Visual Arts Program
 


Saturday, November 1, 2008 — Saturday, December 20, 2008

Hallwalls Artist in Residence Project (HARP)

Jesse Webber

you can't smoke in here mr. corbusier, you'll burn this mother down

Jesse Webber - <em>you can't smoke in here mr. corbusier,  you'll burn this mother down</em>
Jesse Webber - <em>you can't smoke in here mr. corbusier,  you'll burn this mother down</em>
Jesse Webber - <em>you can't smoke in here mr. corbusier,  you'll burn this mother down</em>

Jesse Webber's new series of prints is an homage to the historic trip made by Le Corbusier to the industrial area now known as the American Rust Belt in the early 20th century. Le Corbusier, as well as other modernist architects, were drawn to these buildings as they exemplified the spirit of modernist architecture in its purest sense. Form derived from strict function—the building as a living machine. At the time of this trip, these areas enjoyed a boom of economic expansion at the top of newly emerging global markets. Upon seeing the grain elevators, Le Corbusier is reported to have exclaimed "The fruits of the modern era are upon us!" Corbusier did not forsee the depression and late-century decline that would eventually occur, nor could he have known that the particular open celled forms of these structures combined with grains that were stored in their interiors, and the gases and dust that they released, literally turned many of these grain elevators into architectural time bombs.

Webber's work is often based upon a re-conception of ideals and eventual actualities of design and cultural production. His response to the legacy of Western New York grain elevators is to project into (or ruminate upon) the realm of influence—the effect of this stark, austere architecture on modernist design. At the same time, Webber recognizes his own position as an artist in a world altered by the concept of design as art, and art as design. Operating from a further position, Webber's interest in in recognizing the simultaneous birth, ruin, and recycling of the lineage of Modernism.

In this new work Webber edits, deconstructs, recontextualizes, and ornaments appropriated black and white photographs taken by the architectural documentary photographers, Bernd and Hilla Becher. The addition of intensely-hued fluorescent "explosions" interact with the photo-derived elements in an attempt to complicate the relationship of art, architecture, design, and history. Webber's intention is not to document these buildings, as the Bechers have already accomplished this, but rather to use these photos as a ready-made armature upon which formal and theoretical implications can be made.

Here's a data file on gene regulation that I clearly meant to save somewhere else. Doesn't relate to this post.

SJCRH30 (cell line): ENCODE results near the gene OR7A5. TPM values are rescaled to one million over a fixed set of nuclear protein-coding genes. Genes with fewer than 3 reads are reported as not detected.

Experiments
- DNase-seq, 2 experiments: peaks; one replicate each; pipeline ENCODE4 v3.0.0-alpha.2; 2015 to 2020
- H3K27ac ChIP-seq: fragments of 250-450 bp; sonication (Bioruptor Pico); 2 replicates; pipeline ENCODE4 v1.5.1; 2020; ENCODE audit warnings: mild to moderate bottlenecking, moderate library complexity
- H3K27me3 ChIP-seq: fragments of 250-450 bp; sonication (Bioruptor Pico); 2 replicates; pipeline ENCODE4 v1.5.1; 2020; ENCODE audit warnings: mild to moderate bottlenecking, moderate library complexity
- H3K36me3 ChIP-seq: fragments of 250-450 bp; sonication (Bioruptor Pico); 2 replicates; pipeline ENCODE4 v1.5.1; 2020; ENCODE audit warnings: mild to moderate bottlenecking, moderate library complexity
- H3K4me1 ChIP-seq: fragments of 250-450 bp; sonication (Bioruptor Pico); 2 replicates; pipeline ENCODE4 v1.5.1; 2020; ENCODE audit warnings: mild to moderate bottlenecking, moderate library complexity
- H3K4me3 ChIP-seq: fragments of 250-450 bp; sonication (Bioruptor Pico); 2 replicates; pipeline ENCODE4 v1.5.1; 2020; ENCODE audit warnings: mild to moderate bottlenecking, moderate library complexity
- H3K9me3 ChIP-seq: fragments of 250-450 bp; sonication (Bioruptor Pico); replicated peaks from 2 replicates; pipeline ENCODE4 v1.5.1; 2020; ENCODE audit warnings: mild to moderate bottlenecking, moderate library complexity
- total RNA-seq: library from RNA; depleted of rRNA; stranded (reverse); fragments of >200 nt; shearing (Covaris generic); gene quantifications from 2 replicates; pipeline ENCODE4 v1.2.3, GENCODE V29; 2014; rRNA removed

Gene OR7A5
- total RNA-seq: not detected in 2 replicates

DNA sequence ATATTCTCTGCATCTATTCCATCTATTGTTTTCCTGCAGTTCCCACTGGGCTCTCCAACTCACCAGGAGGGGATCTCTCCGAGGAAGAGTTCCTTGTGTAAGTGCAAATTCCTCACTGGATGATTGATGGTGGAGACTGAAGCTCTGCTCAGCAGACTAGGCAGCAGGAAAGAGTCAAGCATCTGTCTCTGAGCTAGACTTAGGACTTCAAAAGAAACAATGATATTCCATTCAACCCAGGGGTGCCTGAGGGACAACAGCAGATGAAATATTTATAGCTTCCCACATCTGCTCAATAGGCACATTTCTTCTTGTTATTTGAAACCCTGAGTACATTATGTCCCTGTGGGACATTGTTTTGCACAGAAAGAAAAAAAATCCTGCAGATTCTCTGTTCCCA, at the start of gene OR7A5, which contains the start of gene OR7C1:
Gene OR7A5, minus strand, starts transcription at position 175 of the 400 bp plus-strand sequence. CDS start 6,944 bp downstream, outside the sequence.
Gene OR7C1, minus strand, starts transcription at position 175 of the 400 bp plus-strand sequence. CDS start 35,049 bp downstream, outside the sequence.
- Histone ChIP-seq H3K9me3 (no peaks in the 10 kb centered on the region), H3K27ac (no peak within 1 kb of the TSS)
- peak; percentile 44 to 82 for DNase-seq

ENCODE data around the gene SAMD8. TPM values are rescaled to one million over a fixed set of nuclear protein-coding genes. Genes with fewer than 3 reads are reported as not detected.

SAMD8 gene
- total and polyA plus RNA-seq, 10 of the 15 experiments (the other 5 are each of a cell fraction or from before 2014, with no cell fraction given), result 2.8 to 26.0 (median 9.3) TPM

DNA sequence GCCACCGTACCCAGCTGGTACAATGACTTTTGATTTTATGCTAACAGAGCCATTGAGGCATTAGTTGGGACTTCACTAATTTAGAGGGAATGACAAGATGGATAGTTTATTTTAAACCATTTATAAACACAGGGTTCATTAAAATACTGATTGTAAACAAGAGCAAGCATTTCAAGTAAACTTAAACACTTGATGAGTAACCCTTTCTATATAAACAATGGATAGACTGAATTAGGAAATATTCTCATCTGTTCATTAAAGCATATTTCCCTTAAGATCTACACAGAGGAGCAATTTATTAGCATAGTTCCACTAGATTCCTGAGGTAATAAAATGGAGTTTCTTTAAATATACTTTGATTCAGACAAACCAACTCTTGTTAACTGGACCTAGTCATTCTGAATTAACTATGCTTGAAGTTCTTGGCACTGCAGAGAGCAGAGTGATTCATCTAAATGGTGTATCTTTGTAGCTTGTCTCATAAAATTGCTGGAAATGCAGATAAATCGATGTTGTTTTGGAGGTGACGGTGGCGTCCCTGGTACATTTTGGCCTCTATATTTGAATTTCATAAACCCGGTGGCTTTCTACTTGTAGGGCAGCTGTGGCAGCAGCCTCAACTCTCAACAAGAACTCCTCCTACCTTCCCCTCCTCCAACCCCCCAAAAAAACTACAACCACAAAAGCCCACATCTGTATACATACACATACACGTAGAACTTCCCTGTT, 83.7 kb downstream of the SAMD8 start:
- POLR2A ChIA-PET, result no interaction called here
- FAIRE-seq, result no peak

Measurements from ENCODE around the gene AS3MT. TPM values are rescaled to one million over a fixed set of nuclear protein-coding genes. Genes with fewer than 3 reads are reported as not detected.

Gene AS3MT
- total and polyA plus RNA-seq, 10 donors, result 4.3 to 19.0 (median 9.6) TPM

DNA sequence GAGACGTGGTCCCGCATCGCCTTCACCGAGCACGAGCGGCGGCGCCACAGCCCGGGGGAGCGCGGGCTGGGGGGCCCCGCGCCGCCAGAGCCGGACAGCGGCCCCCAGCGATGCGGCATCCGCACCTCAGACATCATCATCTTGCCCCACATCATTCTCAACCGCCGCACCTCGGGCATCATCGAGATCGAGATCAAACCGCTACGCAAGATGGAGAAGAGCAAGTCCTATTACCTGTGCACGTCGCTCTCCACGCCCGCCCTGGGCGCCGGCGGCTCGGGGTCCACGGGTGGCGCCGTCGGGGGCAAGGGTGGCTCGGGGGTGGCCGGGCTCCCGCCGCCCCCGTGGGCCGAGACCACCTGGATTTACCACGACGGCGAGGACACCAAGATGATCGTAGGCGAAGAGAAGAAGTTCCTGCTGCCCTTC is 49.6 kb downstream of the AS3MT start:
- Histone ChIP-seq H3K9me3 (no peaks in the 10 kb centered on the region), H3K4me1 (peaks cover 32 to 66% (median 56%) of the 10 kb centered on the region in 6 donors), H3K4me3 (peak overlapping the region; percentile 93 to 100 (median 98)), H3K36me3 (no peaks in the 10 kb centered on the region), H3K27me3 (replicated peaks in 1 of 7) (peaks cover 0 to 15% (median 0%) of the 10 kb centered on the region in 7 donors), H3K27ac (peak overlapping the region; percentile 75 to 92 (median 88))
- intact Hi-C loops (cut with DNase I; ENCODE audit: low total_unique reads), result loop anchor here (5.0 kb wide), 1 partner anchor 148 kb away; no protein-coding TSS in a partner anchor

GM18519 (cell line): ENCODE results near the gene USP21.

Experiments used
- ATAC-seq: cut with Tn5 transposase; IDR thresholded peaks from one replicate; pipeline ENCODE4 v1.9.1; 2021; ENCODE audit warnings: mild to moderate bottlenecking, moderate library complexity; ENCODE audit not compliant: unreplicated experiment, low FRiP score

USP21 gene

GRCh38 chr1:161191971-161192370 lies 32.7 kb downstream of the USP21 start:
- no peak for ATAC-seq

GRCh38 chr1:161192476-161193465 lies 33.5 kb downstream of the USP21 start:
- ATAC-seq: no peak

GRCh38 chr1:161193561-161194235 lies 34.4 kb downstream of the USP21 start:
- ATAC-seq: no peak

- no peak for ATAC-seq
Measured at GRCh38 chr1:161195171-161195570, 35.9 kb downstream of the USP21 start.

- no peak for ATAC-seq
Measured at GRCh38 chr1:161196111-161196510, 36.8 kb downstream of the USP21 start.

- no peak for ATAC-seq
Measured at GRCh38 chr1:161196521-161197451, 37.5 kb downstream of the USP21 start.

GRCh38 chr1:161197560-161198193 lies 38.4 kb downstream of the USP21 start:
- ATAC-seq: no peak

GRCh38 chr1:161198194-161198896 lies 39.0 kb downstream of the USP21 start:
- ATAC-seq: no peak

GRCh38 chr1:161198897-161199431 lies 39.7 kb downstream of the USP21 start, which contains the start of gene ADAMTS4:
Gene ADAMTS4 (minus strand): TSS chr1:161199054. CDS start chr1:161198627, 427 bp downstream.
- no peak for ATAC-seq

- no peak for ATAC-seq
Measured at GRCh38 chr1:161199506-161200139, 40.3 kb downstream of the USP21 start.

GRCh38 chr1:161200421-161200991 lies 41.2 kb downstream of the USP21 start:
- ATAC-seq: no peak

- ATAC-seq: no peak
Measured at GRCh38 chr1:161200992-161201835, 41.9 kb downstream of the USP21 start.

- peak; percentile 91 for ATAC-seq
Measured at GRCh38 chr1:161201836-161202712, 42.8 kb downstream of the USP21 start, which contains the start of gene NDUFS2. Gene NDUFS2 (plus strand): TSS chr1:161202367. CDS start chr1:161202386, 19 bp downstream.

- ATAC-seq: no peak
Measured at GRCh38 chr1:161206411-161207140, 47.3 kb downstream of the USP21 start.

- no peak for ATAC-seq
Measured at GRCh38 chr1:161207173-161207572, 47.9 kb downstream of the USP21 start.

His interest resides in the fiction of a document—the aesthetic and conceptual alteration made by his own minimalist gestures function through the retrospective lens of the postmodern upon its predecessors. In applying gestural abstractions to the sourced imagery, Webber is defining a celebratory stance toward these iconic forms. His astute silkscreens and the large accompanying sculpture articulate that within each "document" or "artifact" remains and idealized, imaginative space of promise and possibility.


Jesse Webber interview from hallwalls on Vimeo.


Some publications related to this event:
November and December, 2008 - 2008
October, 2008 - 2008

 
 
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from Sep. 22, 2017
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David Schirm
All The Glad Variety


Though distilled into broad symbolic forms or abstract landscapes, David Schirm's work often springs from his own experiences during the Vietnam War and paintings may allude to the scenes of horrific and senseless battles, the strafing of weapons across a landscape, "whose laser-like blazes of fired bullets gave a distinctive hum of un-worldliness to the darkness." Though his depictions of landscape forms even touch upon the pastoral in their depiction and use of color, Schirm's original point o ...